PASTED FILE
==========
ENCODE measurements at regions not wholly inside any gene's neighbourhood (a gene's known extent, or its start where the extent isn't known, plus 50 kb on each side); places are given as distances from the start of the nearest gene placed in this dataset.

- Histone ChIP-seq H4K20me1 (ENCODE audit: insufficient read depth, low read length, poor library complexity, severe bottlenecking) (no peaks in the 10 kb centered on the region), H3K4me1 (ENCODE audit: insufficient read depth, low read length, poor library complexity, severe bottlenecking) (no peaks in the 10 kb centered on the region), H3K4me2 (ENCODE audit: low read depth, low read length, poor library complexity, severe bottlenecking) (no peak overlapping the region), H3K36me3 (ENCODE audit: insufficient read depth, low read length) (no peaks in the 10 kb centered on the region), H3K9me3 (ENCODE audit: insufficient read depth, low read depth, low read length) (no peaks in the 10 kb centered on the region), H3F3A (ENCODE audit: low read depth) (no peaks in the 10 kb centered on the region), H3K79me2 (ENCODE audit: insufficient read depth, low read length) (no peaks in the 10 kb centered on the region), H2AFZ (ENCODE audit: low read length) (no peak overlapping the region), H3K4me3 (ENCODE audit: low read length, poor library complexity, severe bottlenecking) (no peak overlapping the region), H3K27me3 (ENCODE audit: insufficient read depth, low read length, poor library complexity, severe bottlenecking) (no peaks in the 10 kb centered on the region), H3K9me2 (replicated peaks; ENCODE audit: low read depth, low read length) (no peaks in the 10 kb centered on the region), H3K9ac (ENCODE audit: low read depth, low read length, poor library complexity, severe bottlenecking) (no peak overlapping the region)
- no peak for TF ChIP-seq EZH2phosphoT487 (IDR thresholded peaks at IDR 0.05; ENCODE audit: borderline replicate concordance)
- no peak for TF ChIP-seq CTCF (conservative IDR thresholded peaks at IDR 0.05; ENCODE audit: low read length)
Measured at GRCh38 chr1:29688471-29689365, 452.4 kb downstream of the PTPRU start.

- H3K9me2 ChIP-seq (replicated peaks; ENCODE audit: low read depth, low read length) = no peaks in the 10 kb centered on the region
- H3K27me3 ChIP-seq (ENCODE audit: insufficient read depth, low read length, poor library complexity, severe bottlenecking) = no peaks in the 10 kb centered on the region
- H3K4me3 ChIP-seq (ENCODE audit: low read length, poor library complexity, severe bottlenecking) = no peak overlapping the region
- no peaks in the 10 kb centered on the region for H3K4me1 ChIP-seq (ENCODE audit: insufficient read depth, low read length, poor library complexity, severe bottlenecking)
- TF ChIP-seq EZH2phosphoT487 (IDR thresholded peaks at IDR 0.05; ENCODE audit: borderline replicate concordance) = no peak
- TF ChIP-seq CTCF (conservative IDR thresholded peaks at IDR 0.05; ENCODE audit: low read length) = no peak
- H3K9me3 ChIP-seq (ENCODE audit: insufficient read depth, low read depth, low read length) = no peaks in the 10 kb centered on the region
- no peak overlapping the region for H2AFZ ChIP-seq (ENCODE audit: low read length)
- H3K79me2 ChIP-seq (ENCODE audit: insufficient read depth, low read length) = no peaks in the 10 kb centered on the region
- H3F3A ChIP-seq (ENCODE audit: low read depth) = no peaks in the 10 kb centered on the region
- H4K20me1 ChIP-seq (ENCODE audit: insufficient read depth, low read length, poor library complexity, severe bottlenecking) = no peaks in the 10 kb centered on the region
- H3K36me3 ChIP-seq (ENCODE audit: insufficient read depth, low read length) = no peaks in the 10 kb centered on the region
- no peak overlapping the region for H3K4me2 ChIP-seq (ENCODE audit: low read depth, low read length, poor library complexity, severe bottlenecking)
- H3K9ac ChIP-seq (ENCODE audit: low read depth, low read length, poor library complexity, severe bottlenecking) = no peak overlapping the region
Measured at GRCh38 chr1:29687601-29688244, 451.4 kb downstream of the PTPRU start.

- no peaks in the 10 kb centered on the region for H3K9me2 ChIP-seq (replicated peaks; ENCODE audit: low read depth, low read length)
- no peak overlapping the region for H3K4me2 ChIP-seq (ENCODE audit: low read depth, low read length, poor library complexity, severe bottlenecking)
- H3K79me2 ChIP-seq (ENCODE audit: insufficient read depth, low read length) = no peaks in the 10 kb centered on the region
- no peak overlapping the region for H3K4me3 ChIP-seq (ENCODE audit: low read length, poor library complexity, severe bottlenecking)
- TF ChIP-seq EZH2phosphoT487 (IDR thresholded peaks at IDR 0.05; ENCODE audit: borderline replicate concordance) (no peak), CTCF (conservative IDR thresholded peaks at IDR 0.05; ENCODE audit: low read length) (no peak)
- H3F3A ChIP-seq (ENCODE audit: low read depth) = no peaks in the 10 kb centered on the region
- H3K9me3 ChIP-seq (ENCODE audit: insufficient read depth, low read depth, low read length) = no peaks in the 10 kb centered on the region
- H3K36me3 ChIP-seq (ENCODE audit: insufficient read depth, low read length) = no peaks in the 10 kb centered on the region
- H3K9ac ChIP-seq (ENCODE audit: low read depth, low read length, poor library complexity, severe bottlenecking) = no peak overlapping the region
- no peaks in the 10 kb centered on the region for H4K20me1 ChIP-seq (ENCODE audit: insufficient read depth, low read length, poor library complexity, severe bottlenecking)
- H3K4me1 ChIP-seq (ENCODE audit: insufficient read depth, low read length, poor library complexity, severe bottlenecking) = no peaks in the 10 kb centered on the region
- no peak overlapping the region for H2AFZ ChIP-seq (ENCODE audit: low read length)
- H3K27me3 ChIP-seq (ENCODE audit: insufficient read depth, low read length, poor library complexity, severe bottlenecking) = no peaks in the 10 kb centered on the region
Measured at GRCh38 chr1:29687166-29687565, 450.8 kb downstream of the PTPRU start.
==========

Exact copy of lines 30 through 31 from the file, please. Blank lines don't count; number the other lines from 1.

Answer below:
- no peaks in the 10 kb centered on the region for H4K20me1 ChIP-seq (ENCODE audit: insufficient read depth, low read length, poor library complexity, severe bottlenecking)
- H3K4me1 ChIP-seq (ENCODE audit: insufficient read depth, low read length, poor library complexity, severe bottlenecking) = no peaks in the 10 kb centered on the region